|کد مقاله||کد نشریه||سال انتشار||مقاله انگلیسی||ترجمه فارسی||نسخه تمام متن|
|343627||617189||2016||7 صفحه PDF||سفارش دهید||دانلود رایگان|
• The intervention comprised creative arts therapy over the course of a school term.
• A significant reduction in emotional symptoms was found for the treatment group.
• Findings suggested an effect for a reduction in behavioural difficulties.
• This contributes to the emerging evidence base for the efficacy of creative arts therapies.
• School-based creative art therapy programs are valuable with young people from refugee backgrounds.
Creative arts therapy programs delivered by qualified therapy professionals have been identified as effective for adolescents affected by adversity. The current study provided a controlled trial of creative arts therapy to address the psychosocial needs of students from refugee backgrounds. Forty-two students participated in a therapy trial, comprising an creative arts group and control group. Mental health and behavioural difficulties were assessed pre and post intervention. Hopkins Symptoms Checklist-25 (HSCL-25) and the Strengths and Difficulties Questionnaire (SDQ) were used to assess well-being. Findings suggested an effect for a reduction in behavioural difficulties for the treatment group. A significant reduction in emotional symptoms was found for the treatment group. Findings provide empirical support for school-based creative arts therapy programs specific to refugee young people.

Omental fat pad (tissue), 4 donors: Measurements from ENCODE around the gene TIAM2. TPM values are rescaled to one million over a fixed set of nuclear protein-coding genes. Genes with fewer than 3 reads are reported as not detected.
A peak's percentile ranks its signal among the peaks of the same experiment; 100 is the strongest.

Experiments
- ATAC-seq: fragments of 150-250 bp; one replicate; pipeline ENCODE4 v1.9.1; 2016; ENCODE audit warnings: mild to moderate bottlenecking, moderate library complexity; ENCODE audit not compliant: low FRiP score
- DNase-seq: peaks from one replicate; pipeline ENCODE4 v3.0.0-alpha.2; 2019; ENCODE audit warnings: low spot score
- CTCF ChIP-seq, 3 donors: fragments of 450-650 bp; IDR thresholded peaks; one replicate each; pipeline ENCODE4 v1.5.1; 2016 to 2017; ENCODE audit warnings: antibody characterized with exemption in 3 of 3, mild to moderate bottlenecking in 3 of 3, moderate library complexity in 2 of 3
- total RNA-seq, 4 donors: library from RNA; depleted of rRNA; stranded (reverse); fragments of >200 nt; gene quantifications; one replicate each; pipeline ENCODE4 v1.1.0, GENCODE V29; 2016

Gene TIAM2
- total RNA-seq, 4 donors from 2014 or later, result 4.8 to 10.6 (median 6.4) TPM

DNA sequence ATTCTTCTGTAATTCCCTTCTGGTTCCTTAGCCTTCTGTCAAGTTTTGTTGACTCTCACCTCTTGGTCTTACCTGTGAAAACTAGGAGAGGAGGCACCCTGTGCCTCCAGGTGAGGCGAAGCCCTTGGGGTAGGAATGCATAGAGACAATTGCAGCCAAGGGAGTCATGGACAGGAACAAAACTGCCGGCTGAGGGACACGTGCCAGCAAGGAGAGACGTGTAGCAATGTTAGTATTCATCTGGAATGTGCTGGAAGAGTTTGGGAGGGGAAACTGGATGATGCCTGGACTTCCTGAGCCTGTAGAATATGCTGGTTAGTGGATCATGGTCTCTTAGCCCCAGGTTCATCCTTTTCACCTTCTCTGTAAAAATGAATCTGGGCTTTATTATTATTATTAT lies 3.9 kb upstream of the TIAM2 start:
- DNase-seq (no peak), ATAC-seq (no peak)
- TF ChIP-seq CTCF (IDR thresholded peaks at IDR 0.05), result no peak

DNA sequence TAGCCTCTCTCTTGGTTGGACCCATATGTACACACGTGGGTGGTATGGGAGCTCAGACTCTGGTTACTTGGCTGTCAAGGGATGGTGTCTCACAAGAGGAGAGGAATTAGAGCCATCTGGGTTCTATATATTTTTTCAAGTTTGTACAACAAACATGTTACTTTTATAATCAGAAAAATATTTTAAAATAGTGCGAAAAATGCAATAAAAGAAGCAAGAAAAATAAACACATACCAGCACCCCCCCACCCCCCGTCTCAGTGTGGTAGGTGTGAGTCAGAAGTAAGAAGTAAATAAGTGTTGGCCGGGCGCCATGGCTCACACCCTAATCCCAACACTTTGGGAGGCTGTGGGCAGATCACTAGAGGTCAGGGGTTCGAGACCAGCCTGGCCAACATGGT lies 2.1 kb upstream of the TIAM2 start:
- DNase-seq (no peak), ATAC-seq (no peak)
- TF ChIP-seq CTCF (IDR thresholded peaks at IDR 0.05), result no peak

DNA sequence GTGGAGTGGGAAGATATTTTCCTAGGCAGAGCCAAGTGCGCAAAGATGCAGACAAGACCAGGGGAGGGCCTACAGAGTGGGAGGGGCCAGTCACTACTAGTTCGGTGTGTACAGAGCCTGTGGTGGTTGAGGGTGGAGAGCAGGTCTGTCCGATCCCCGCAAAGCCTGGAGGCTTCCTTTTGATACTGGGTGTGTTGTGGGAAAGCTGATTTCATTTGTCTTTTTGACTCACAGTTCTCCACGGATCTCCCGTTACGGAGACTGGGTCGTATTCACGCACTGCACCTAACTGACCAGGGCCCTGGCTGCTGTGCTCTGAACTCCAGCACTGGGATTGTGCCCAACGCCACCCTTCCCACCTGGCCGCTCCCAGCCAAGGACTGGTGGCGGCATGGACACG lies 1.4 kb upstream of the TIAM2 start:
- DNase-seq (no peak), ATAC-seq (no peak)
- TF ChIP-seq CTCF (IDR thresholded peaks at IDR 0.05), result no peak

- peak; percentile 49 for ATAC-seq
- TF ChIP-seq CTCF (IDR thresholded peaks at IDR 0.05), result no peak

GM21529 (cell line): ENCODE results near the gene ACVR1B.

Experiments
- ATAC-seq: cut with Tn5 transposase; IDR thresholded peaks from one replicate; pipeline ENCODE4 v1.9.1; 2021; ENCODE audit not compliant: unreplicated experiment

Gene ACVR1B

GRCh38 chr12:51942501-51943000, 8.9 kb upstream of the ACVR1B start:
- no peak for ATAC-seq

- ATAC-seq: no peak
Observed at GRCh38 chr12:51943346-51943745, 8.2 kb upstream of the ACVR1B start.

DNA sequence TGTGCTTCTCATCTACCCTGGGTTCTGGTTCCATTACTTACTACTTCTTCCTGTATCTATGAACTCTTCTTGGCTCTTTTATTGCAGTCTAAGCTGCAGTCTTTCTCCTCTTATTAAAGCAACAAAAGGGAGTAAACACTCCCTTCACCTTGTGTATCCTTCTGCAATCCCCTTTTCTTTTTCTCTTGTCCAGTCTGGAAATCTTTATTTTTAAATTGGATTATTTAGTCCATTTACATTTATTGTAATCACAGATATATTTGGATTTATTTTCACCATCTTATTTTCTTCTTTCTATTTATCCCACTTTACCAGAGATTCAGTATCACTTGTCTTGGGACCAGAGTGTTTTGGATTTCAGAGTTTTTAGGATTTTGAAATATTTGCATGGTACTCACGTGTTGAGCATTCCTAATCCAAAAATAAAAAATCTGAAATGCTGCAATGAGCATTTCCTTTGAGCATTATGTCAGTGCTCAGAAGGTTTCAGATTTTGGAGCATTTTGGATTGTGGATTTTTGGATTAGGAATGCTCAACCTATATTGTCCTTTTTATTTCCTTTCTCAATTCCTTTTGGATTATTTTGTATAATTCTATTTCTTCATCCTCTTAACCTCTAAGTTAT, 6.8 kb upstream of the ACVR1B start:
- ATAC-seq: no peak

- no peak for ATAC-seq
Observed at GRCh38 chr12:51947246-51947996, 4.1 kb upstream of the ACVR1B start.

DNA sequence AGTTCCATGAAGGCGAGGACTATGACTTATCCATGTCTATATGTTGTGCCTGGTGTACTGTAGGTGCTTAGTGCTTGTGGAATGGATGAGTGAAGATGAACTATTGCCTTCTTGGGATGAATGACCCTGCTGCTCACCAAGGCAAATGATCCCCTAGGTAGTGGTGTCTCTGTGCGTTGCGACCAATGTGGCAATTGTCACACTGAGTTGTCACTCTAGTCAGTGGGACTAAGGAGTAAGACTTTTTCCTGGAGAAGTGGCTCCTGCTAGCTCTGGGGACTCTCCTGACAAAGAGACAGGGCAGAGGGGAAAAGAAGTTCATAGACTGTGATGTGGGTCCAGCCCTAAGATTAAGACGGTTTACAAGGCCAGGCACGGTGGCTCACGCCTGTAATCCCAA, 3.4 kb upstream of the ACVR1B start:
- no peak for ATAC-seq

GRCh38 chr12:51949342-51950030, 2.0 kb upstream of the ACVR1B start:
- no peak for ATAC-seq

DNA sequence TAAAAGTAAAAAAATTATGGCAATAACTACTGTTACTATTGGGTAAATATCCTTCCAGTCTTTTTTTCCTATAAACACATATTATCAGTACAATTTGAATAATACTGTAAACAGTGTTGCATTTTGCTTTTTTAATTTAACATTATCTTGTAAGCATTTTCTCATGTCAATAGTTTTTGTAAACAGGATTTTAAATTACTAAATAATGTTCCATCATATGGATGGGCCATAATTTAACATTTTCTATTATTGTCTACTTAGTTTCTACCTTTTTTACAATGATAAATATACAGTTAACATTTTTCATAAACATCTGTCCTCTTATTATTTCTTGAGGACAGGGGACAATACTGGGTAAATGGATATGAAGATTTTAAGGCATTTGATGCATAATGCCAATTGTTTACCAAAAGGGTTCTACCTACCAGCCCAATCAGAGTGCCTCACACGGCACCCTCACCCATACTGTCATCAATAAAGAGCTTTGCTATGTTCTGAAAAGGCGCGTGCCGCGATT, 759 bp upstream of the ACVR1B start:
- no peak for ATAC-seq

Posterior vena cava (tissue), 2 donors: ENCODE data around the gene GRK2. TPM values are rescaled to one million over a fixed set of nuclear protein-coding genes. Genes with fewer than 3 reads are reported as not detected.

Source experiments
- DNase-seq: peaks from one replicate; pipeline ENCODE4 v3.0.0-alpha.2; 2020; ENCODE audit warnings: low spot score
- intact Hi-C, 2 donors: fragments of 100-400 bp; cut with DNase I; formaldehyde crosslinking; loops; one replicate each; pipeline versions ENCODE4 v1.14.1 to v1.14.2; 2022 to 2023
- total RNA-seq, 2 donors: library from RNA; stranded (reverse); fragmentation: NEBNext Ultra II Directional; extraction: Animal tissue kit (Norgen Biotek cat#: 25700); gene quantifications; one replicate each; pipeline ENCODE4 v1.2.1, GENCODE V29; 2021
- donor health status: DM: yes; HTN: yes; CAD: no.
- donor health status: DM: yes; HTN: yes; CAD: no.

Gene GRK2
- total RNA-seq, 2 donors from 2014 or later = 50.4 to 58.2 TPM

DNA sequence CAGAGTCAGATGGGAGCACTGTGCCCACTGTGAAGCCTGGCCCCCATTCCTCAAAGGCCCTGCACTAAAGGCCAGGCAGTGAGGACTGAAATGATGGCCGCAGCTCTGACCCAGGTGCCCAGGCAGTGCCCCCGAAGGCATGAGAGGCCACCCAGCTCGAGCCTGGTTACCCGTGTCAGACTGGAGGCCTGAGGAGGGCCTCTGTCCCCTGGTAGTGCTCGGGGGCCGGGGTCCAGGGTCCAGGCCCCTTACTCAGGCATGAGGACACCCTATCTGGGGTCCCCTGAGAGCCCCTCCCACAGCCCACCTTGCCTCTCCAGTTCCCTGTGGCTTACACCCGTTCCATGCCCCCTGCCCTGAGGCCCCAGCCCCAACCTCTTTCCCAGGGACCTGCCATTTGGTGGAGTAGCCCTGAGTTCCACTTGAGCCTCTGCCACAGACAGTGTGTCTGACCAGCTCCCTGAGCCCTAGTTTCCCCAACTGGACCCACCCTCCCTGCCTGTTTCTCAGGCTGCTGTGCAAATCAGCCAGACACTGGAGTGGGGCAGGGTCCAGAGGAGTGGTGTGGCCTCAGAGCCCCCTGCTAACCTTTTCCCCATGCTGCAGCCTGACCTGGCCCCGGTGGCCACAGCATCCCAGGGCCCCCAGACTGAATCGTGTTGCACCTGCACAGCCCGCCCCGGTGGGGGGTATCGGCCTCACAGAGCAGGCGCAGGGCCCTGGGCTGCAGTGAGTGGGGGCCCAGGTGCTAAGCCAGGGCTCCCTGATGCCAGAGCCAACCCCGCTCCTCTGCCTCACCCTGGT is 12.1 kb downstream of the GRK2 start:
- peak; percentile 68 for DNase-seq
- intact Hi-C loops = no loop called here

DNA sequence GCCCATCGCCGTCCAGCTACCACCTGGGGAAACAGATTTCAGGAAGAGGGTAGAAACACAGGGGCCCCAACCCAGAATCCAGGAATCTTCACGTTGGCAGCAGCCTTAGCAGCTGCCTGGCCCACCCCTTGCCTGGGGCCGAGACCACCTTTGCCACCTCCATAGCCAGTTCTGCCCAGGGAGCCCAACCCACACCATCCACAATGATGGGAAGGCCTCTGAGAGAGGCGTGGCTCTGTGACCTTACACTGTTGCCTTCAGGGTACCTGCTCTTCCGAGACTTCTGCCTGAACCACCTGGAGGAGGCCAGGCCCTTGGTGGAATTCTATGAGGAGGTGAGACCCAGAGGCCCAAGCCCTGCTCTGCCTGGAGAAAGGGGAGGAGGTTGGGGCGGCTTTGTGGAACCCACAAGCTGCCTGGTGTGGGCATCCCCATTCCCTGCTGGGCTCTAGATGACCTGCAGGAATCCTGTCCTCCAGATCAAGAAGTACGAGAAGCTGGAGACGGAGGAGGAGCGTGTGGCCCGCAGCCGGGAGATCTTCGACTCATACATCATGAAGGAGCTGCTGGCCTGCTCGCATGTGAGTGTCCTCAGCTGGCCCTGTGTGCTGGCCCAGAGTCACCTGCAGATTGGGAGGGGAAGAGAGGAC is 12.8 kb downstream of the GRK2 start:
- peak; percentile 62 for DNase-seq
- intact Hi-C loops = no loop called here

Journal: The Arts in Psychotherapy - Volume 47, February 2016, Pages 72–78